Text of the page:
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lthough more than half of Americans misuse prescription drugs, the percentage that did so has held steady for four consecutive years, according to a new analysis. Meanwhile, though, there has also been a surge in the use of illicit drugs and medicines obtained without a prescription among patients being treated for substance use disorders.

The overall rate at which drugs were misused was 52 percent last year, according to an analysis of approximately 3.9 million laboratory test results that were stripped of identifying patient information. The so-called misuse rate has barely budged since 2014, but marks a notable decline from the 63 percent rate found in 2011, according to Quest Diagnostics (DGX), the laboratory testing company, which conducted the analysis.

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  • Nowhere does this article or the C.D.C define Misuse. Random pharmaceuticals were given to people who were already addicted to heroin or other drugs. Pharma companies marketed their products as beneficial even though there was no evidence to support their claims. When these people already dependent on an illicit drug were then seen “overdosing” or abusing the recommended prescribed pharma products which did not relieve the symptoms or treat their drug dependence, these people were added to the numbers of overdoses and misuse. No effort to track any of this was done, even though there were a lot of deaths. Fact based research was not done, it would have interfered with pharma profits. The Opioid debacle was turned into a marketing campaign.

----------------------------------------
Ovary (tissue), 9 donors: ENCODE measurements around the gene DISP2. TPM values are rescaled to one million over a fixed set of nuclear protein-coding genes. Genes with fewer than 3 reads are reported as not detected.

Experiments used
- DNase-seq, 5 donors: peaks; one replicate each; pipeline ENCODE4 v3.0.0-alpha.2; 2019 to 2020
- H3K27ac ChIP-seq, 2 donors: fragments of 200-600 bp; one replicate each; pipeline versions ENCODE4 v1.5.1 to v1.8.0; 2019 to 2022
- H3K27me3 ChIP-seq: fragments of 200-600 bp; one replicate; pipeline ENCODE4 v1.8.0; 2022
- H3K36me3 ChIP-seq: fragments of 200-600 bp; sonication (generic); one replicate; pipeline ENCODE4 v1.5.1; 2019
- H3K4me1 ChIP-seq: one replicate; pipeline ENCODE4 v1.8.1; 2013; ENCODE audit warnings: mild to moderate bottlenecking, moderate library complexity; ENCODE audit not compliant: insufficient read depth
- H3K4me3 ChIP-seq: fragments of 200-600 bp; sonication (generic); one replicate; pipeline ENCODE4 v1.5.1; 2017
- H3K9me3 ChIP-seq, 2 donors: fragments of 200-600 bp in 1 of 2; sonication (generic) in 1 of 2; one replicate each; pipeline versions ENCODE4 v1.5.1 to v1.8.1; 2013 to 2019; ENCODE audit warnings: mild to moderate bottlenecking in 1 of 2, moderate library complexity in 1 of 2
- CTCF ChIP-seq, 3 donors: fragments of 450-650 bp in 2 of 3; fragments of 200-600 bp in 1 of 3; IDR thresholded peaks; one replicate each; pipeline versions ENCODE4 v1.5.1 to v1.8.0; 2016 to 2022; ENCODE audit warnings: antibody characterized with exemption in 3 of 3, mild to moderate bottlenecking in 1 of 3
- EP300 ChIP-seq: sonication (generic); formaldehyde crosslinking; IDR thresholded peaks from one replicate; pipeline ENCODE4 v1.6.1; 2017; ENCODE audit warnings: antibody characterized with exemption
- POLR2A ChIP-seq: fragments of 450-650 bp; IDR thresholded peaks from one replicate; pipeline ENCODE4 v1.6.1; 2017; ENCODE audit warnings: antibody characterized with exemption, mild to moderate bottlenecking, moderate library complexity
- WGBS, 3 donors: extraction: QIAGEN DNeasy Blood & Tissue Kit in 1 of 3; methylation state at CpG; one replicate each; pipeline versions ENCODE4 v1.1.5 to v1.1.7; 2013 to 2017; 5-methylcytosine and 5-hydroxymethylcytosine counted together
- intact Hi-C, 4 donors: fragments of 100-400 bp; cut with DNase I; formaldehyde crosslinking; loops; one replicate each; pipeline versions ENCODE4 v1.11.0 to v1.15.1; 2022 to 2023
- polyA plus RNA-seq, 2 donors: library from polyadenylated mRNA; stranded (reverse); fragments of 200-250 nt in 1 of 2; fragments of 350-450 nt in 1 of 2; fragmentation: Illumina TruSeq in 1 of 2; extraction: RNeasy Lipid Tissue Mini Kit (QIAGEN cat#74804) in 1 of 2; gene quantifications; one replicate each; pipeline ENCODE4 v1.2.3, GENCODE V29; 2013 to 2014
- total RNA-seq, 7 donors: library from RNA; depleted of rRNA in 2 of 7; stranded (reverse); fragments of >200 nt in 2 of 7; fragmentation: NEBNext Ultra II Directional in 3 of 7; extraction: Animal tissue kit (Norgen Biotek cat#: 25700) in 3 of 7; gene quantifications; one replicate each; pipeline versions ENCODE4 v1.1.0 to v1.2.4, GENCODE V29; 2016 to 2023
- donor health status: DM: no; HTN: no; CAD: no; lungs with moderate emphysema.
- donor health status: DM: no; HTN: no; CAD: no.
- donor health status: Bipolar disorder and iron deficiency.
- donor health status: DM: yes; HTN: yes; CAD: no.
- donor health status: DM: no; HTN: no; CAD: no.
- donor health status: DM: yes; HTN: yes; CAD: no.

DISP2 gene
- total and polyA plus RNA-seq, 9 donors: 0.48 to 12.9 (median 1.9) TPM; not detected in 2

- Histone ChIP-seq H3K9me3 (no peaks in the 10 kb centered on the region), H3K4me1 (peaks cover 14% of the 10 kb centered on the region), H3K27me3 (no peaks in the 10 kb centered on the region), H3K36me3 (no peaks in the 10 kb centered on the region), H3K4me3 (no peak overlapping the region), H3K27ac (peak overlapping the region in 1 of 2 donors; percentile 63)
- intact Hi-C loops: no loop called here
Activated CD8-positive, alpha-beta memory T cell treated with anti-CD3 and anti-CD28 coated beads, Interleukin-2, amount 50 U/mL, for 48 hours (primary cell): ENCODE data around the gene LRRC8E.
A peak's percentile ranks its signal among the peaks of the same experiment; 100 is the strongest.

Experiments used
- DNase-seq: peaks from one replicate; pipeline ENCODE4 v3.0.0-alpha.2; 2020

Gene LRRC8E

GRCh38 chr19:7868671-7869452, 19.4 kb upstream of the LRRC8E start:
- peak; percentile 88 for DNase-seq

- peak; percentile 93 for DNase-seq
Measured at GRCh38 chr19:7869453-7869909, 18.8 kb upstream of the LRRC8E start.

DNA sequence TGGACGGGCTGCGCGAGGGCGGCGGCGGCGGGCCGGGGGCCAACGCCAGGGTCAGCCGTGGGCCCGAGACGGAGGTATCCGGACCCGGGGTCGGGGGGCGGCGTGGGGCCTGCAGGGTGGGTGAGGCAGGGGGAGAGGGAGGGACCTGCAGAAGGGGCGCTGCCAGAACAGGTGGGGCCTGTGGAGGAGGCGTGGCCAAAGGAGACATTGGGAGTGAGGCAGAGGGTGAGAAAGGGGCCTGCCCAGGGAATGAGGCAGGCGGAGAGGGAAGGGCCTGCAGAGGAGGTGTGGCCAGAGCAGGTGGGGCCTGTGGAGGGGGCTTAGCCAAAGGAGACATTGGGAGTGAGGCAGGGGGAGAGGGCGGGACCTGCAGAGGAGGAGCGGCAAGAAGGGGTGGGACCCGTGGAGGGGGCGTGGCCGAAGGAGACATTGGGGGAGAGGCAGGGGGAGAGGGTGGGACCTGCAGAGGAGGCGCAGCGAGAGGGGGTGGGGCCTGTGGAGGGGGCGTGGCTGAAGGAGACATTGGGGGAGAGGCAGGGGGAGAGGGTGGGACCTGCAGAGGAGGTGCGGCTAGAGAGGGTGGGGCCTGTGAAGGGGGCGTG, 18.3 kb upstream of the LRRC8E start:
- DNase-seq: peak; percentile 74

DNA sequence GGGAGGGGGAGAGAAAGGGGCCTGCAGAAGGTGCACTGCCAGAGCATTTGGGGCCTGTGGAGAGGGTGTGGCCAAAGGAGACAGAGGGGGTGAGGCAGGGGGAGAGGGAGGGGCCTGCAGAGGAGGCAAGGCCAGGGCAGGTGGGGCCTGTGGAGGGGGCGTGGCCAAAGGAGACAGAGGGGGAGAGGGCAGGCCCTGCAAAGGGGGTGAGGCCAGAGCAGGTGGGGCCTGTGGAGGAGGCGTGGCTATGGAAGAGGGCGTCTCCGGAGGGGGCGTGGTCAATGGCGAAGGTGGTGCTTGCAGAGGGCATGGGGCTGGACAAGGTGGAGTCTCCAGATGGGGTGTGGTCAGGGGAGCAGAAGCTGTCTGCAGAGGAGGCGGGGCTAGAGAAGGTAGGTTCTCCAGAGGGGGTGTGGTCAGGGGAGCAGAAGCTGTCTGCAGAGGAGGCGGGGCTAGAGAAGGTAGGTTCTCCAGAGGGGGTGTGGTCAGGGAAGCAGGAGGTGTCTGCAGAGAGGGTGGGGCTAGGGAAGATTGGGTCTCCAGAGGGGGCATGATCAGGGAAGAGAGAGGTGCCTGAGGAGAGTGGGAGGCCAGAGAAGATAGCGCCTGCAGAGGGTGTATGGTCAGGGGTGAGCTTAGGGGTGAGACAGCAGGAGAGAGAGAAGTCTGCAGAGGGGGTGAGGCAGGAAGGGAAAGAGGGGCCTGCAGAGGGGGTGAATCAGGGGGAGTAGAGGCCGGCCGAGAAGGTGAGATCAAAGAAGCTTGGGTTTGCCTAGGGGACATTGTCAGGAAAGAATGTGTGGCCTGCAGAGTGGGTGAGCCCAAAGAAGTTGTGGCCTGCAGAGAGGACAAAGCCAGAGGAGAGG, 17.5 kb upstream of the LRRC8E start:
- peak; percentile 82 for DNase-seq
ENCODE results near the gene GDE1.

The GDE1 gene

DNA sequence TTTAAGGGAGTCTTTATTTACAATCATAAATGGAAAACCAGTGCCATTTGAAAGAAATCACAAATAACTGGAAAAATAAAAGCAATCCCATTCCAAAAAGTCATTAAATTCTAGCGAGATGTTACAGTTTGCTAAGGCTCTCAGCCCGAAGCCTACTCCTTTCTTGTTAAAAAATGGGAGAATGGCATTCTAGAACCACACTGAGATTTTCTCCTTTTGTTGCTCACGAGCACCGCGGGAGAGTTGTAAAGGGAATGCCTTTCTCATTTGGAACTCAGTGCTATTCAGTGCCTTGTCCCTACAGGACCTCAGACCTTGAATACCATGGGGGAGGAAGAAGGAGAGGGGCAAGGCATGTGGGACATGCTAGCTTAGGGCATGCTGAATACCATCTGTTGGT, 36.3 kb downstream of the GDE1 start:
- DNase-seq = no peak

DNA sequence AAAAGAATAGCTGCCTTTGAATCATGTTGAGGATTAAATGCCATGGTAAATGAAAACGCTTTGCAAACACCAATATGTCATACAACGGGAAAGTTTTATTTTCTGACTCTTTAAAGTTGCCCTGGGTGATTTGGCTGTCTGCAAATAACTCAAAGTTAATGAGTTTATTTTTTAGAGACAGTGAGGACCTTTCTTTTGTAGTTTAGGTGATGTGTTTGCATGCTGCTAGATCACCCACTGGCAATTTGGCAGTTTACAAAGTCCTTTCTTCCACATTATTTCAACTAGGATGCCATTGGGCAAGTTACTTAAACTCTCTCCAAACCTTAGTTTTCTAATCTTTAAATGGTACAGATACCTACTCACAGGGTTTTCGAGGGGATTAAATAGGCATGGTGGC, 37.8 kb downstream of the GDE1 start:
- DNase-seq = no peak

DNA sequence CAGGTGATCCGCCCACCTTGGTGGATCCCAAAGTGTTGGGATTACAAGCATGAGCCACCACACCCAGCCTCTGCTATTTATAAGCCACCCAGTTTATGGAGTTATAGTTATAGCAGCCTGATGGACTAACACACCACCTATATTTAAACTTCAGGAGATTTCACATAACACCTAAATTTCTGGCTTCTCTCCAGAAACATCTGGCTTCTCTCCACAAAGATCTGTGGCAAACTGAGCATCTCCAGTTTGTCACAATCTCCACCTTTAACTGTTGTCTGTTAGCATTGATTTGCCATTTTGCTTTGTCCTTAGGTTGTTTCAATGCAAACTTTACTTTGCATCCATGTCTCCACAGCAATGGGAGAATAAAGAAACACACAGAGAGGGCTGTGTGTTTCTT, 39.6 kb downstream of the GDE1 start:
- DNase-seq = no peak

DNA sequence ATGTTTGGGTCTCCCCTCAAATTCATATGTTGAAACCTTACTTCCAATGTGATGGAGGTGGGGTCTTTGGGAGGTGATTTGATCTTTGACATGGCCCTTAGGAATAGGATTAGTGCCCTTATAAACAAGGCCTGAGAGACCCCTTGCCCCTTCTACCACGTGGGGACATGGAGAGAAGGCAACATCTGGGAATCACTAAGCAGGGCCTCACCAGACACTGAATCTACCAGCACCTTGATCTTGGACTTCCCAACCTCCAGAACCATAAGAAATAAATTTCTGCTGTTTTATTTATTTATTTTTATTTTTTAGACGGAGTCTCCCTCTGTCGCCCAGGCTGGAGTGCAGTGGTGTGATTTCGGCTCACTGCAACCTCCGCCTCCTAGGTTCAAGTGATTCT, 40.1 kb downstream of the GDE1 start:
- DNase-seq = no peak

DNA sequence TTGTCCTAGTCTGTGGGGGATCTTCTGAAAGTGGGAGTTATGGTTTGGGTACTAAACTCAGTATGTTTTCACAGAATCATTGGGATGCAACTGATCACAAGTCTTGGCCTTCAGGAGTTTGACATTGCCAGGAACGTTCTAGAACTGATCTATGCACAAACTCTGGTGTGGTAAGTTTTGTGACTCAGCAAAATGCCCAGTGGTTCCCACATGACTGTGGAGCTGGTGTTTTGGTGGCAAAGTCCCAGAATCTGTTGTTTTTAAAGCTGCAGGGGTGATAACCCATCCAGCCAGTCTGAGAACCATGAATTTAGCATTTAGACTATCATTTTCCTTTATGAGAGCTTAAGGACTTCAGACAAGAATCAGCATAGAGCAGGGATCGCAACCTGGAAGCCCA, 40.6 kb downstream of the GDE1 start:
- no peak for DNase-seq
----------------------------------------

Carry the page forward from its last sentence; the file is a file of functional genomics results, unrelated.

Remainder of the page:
People with chronic pain are regularly forced to try alternatives, meaning the Pharma Industry marketed drugs that showed little or no effect on chronic pain, as a replacement for opiates. They marketed anti depressants, drugs like Gabapentin, and even anti psychotics, that had no effect on pain. They count the patients lack of relief, side effects , or even the cost, as misuse. Deliberately conflating Misuse with Addiction for a reason. Even discontinuing a pharmaceutical is counted as misuse.

    • Hi Mavis,
      Thanks for your note.
      There is a link in the post to the Quest report, which includes this:

      “For clinicians, drug monitoring can provide insights into possible forms of misuse including: substance use disorders, dangerous drug combinations, incomplete treatment, and/or “diversion” – instances where the
      prescribed drug is not found in the patient’s specimen, suggesting the patient is possibly filling the prescription, but may be diverting the drug to others or opted not to take it.”

      Perhaps that helps somewhat.
      Regards
      ed at pharmalot

  • Sentinel cannot live up to its promise and interchangeable EHR’s are a forlorn hope (to date) but Quest can simply study the real population, drawing conclusions from what data sources (where are those firewalls?), and we accept it. “How bizarre!”

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